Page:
The project was designated a high priority by the Strategic Social and Environmental Assessment of Power Development Options prepared by the Nile Equatorial Lakes Subsidiary Action Program – Coordination Unit (NELSAP-CU) in 2005, which evaluated the potential for regional power development in the Nile Equatorial Lakes region. At the time of project preparation, electricity coverage ratios were 2% in Burundi, 5% in Rwanda, and 11% in Tanzania. Hydropower provided a renewable, low-cost alternative. The Rusumo Falls Project will provide a little over 26 MW to each country – which is significant considering it is roughly half the current installed capacity in Burundi and a third of that in Rwanda.
The feasibility studies for the power generation component have compared three alternative development scenarios - the Full Development, Intermediate Development, and Run-of-River (RoR) - including their technical, economic, social and environmental aspects.
17,500 households would be affected during the construction and operation phases under Full Development, whereas 7,300 households would be affected under Intermediate Development. By comparison, the construction and operation phases of an RoR design were estimated to affect 200 households and 660 households respectively. Given its location in one of the most heavily inhabited parts of Africa, these numbers have significant implications for the choice of the project. In February 2012, based on the Environmental and Social Impact Assessment (ESIA) for the three options, participating governments selected an RoR design with a normal operating water level of 1,320 metres above sea level as the preferred development option. This option has minimal environmental and social impacts of the project, and therefore is the least costly in terms to environmental management and resettlement implementation.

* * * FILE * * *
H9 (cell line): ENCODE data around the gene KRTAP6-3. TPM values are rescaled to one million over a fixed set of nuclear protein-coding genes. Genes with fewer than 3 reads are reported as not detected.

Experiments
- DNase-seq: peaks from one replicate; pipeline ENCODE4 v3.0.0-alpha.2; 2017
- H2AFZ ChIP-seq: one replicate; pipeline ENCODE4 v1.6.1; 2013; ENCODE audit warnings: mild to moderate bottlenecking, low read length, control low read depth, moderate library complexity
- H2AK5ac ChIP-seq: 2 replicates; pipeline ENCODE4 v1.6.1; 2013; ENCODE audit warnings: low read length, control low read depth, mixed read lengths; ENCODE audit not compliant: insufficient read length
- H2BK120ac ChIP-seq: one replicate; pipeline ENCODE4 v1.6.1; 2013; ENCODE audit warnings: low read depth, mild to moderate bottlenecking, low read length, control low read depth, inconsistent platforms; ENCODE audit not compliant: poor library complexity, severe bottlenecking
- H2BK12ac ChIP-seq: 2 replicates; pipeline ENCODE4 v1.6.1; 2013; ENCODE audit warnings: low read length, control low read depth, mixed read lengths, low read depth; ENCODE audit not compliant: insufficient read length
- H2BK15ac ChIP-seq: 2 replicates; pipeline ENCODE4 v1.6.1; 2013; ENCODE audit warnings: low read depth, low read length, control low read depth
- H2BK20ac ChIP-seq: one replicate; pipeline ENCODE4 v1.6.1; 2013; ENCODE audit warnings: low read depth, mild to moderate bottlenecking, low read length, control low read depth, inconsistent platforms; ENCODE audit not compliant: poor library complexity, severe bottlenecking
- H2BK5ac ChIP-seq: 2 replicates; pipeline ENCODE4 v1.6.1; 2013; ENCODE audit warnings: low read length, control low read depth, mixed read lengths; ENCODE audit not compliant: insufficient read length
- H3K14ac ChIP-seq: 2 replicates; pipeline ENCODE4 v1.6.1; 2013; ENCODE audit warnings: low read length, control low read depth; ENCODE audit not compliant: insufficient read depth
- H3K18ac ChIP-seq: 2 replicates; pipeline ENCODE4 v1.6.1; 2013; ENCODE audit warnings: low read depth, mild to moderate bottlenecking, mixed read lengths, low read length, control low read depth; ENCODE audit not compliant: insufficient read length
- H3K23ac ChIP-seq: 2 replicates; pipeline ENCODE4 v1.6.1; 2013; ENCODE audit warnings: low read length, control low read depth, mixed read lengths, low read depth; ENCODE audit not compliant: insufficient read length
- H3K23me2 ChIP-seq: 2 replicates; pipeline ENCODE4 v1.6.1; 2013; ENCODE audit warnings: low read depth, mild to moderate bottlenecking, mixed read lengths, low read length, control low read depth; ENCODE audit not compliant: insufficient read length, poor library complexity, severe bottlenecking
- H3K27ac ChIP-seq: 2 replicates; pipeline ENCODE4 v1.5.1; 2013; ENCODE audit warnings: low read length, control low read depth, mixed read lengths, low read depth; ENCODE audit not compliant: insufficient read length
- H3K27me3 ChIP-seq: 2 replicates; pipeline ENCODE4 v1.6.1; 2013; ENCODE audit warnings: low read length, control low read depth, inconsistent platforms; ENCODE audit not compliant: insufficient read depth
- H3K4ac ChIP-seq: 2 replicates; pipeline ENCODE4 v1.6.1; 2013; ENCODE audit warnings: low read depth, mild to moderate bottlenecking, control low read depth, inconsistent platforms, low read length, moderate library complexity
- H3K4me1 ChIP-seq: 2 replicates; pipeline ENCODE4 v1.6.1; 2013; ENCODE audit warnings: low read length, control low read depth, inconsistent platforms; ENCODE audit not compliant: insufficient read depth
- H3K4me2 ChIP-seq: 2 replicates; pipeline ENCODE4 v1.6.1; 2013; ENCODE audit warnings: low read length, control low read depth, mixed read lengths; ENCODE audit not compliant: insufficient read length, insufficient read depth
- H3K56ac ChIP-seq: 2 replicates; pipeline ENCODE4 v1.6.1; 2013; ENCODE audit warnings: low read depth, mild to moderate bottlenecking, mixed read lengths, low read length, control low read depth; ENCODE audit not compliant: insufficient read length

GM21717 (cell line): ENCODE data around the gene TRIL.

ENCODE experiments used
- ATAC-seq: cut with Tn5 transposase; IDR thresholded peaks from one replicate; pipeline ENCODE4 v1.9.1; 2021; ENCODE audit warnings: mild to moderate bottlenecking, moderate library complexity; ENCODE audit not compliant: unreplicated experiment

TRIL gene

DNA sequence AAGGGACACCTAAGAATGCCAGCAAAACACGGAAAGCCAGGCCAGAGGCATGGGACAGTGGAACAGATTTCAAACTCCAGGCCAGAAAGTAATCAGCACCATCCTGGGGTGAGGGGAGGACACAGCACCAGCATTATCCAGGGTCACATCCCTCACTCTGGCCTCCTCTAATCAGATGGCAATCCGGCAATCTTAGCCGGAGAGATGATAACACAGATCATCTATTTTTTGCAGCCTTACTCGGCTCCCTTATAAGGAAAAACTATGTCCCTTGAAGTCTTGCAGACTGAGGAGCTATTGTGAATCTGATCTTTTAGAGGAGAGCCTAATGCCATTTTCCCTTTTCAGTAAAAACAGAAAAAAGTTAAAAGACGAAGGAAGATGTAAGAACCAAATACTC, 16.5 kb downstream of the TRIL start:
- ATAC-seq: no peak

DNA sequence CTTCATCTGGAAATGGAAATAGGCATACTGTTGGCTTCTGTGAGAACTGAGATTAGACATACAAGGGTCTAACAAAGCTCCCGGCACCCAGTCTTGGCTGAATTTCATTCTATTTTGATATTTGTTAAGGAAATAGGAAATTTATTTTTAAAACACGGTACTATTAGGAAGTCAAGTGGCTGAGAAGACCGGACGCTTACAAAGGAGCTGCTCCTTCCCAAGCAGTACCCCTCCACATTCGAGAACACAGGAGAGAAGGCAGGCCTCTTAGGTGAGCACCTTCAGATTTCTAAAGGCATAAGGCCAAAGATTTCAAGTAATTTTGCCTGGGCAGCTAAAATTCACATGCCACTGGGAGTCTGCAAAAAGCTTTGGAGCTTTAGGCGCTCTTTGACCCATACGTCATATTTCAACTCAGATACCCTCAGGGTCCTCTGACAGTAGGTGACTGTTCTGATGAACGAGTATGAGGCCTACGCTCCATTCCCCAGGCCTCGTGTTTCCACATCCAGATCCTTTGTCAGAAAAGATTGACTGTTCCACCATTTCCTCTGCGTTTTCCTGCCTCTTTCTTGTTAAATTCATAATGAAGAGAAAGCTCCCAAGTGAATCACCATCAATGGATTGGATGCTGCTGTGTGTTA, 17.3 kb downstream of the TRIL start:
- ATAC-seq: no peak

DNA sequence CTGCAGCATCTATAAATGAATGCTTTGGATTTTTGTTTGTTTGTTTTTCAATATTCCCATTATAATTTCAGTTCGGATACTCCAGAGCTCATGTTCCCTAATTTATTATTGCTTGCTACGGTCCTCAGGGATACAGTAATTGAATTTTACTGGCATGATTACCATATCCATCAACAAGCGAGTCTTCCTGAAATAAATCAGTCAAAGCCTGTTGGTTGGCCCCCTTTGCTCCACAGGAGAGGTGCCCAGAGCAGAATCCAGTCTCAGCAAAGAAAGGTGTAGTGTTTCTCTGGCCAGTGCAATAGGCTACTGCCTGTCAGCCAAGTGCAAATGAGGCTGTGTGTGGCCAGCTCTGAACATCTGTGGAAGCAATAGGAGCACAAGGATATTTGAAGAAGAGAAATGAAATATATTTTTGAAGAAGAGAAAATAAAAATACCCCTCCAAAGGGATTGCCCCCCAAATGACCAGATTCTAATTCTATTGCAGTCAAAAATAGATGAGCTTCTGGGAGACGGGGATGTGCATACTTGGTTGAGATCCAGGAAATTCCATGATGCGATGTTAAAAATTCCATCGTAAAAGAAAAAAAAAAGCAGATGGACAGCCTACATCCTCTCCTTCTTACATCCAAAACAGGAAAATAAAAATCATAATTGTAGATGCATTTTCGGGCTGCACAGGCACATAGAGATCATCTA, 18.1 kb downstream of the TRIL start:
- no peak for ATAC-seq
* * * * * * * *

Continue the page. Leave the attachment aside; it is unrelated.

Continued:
A detailed Resettlement Action Plan informed by comprehensive data collection and analysis has been critical in selecting a run-of-the-river design with minimum environmental and social impact. The project has active support from the governments and citizens of the three beneficiary countries as well as from other Nile riparians – a strong testament to the mission and work of the Nile Basin Initiative.
The Rusumo Falls Hydroelectric Project is a successful case where analytical work delineating the benefits of cooperation has led to investment in transboundary water resource development – this project serves as a model project for CIWA activities.